Bailey Thomson Professor
Journalism Department
Box 870172
University of Alabama
Tuscaloosa, AL 35487
Tel: 205-348-8617
Fax: 205-348-2780


March 28, 2000


By Bailey Thomson

At the turn of the century, an Englishman named Sir William Archer toured the former Confederacy and declared that the South was the most simply and sincerely religious country he had ever seen. Religion was a large factor in Southerners’ lives and God was real and personal to them.        

Our region's great affinity for old-time religion endures. Faith has taken new forms and further divided along theological fault lines, but its power remains. 

Southerners often express this visceral attachment to religion by gathering each year for homecomings at small rural churches where their ancestors lay buried. Such occasions permit extended families, friends and former neighbors to visit and marvel at how swiftly time passes.

My mother’s people are among those who practice this religious rite. They come home on the first Sunday of every May to the Bethabara Baptist Church in Fayette County. My great grandfather, who was wounded as a Confederate private at Murphreesboro, lies buried in the church’s graveyard next to my great-grandmother. Graves of kinsmen fan out across the grassy grounds.   

Each family unit brings fried chicken, garden vegetables, pies and other food to be eaten on long, rough tables under oak trees next to the church. It is a time for hugging distant cousins and introducing timid offspring to a community now extended across many states but still faintly connected by blood and tradition.

Robert Drake, a professor at Vanderbilt, wrote a short story about such an event.  He titled it "Amazing Grace.” The story captures the moment in a Southern child's life when he discovers his place among the faithful. The boy wants to attend the picture show. Instead, his parents insist that he go with them to a church homecoming. A distant female relative with buckteeth and dyed hair pushes what she calls "cormel" cake into the boy’s overflowing plate. He is embarrassed by his country kin. Later in the meetinghouse, however, the sullen child notices tears in his father's eyes as the parent drinks deeply from the emotions of the singing and preaching. Suddenly, the child understands, without anyone telling him, why his father weeps.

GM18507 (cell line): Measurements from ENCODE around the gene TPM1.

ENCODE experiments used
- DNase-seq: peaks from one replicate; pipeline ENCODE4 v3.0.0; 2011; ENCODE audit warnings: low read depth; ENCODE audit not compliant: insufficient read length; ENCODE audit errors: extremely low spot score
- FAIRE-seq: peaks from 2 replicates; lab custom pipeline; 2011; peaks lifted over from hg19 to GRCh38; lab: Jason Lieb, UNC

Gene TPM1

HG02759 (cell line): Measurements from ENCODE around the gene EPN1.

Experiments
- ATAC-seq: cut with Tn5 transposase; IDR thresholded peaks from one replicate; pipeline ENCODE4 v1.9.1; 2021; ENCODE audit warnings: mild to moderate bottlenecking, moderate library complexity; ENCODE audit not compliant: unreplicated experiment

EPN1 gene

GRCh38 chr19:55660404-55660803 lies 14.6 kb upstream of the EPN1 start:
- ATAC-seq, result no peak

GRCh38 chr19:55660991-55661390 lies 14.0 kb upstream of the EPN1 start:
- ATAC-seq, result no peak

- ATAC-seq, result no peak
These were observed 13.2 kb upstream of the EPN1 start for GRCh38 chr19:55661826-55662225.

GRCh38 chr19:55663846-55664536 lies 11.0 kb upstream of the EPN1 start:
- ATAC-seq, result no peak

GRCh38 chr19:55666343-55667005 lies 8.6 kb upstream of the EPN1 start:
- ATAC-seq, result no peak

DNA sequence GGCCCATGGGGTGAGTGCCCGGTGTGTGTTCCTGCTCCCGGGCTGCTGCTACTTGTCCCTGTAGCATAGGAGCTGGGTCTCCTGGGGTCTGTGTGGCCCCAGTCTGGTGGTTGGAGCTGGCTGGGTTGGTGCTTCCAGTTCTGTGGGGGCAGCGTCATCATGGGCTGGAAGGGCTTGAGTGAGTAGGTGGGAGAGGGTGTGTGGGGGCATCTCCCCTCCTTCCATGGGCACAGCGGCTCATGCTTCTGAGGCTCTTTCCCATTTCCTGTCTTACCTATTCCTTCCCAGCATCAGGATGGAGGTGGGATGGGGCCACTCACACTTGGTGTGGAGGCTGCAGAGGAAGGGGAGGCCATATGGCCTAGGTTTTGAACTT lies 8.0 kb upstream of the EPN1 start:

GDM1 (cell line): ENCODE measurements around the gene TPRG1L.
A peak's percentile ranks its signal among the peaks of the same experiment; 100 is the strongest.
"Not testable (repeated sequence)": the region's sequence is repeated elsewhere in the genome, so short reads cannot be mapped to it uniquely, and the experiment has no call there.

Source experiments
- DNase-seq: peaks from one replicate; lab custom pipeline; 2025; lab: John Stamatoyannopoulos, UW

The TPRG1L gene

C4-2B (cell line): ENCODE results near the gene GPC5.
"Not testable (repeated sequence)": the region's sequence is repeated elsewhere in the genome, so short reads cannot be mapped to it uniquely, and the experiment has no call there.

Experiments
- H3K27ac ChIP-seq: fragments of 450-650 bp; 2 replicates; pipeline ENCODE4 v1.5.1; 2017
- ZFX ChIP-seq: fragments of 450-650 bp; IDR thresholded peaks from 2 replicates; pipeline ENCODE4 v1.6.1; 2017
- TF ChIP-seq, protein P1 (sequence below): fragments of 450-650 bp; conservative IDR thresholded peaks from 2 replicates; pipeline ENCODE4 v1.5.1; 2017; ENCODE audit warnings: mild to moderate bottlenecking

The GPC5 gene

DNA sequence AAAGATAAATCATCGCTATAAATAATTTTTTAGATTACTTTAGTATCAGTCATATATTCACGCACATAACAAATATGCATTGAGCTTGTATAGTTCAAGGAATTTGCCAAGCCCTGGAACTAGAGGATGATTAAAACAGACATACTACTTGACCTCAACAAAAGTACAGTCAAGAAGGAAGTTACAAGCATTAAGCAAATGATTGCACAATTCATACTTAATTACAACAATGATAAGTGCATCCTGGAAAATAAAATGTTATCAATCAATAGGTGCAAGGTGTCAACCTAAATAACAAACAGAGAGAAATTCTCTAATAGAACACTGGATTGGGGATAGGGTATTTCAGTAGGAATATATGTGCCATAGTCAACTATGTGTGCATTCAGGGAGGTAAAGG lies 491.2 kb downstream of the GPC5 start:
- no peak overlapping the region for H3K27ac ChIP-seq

As a child, I often attended such reunions with my mother at Bethabara, and her people would kiss me and exclaim how much I had grown. Their rustic customs made me as uncomfortable as was the boy in Drake’s story.

We always ate with my grandparents, who by this time lived in Fayette, about fifteen miles from Bethabara. After dinner, I would sit in the church with my grandfather, who was a retired farmer and Baptist preacher. The song leaders would move their hands up and down to keep the congregation on beat, as if the ringing piano chords were not enough.

At some point, the minister would invite my grandfather to speak. I can see him even now, with the early afternoon sun beaming in from the window behind him, as he preached of God’s love and forgiveness.

Now as a middle-aged man, I have begun attending the reunions again. The old church is gone, replaced by a newer, brick building. And the old people have passed on, too. But there is still a crowd there every year, and most of the people are kin to me one way or another. Many of them drive to the church from Birmingham, Tuscaloosa or some other city, where they have more comfortable lives that what they or their forebears knew in the old days. But we maintain this common bond, as if the ancestors out in the cemetery refuse to let us go.

I want these beloved people to meet and know my daughter, who is almost 16 and quite sophisticated in the ways of city life. No, I don’t expect her to enjoy homecomings any more than I did. But in time I believe she will come to appreciate them. Who knows? She may even write about them one day.

An old hymn exhorts us to “Come home, come home…” I hope never to be so far away again that I can’t hear that plaintive call to remember who I am and from whence I came.

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